It was weird how people couldn’t put the two together but of course their failure to be able to do so ultimately proves Theroux correct. Because of course, at the time the well-loved figure is well-loved, they look nothing like those other people we know are despicable criminals and how dare you try to tar them with that brush. Caroline Aherne was lovely, all her Guardian guest columnist friends say so, she doesn’t sound like the person who’d do those things.

It’s very hard to learn the lesson except in retrospect unfortunately.

I thought that was a really astute observation and am happy to give it some more air. But by even weirder coincidence, on Monday this week I had been listening to Peter Hook interviewed on BBC Radio 5Live and he too mentioned Savile. He was on air for 45 minutes talking about music, his time in New Order, the breakup of the band and everything else you would expect, but inevitably, after about 20 minutes, the abuse revelations were raised. You can listen to the interview here, the topic first comes up at 1hr53m. Here are verbatim transcripts of the ‘questions’ asked on the topic by co-host Nihal Arthanayake from the moment the topic is raised.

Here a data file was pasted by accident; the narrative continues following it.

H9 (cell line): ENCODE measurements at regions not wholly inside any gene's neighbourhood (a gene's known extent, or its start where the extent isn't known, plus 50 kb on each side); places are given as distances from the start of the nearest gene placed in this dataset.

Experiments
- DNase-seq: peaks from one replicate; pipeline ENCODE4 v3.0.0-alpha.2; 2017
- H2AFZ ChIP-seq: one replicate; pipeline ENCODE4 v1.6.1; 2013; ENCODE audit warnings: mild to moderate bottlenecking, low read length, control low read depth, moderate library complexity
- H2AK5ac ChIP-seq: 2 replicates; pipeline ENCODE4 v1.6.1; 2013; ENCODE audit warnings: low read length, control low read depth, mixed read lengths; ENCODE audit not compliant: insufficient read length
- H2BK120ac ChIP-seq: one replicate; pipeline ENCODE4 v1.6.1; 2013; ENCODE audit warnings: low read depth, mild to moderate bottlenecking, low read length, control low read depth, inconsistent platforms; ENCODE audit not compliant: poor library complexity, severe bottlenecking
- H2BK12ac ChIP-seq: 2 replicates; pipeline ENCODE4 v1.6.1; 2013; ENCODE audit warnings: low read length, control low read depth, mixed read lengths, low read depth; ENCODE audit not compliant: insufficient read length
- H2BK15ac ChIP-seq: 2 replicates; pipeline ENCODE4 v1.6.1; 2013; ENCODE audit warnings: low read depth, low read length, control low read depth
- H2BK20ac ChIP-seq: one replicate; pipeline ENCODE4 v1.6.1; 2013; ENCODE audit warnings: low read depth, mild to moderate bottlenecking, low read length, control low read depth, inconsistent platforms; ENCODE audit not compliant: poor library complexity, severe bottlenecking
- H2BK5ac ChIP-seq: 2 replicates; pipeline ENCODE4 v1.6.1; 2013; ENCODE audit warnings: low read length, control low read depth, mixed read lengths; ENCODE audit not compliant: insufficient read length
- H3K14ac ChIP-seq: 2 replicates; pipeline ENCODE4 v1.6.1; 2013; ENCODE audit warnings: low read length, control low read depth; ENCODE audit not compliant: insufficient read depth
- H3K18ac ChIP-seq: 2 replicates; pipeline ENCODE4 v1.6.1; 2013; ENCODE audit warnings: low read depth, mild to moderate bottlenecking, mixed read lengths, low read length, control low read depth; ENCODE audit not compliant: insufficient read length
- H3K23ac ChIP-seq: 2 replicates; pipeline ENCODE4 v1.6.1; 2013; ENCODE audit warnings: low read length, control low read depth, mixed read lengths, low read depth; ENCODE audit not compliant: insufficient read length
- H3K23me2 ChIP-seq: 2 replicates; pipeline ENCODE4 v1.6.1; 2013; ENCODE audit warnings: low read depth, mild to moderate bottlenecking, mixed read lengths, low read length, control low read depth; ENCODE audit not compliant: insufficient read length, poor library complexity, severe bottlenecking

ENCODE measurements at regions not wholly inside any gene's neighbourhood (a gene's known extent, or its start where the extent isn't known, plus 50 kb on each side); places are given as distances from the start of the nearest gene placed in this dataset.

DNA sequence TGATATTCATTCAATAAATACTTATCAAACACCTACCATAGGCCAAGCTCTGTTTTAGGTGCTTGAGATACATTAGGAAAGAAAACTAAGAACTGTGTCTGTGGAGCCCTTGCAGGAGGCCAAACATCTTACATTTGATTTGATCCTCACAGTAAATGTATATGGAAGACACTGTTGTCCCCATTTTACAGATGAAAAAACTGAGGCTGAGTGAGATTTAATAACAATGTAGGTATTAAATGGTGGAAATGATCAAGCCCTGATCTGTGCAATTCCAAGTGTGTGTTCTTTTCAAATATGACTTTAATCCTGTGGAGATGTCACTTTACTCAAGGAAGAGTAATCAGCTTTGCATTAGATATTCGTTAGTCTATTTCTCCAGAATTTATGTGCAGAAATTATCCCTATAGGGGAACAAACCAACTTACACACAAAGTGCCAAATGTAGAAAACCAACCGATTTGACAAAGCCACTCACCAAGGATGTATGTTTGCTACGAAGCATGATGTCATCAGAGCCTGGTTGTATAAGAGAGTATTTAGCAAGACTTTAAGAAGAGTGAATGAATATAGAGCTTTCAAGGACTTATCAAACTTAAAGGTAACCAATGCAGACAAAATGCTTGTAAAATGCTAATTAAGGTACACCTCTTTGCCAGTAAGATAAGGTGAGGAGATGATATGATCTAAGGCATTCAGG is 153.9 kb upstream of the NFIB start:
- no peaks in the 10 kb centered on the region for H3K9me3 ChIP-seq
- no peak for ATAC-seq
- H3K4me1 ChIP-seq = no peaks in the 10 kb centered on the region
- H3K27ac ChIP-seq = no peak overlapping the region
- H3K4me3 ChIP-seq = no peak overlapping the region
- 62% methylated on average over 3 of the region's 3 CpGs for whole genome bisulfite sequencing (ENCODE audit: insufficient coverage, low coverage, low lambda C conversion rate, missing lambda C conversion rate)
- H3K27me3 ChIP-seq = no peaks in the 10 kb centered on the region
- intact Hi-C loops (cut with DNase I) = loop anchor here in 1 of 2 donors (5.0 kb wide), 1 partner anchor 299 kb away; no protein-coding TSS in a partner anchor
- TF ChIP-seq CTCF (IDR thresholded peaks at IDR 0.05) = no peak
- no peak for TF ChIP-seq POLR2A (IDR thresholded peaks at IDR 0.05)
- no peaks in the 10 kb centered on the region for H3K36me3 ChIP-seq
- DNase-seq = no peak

NA: A lot of the book is about the music, but also about your personal life, and one particular part of course that has made a lot of news headlines over the past week is your marriage to Caroline Aherne and what you accuse her of doing to you in that marriage, and that you were an abused husband in that marriage, what you accused her of, and as we know she is not around to defend herself in that respect. You’ll also be aware of what Caroline Aherne’s brother has said about what you wrote in the book and he said ‘I am so disgusted by the claims made by Peter Hook in most of the tabloids today. Hook was married to my sister over 20 years ago, they were divorced because the marriage did not work well. What sort of a man would make these claims after the death of Caroline? Is this because she is not here to defend herself? Why did it take Hook 20 years to make these claims?’ What do you say to that?”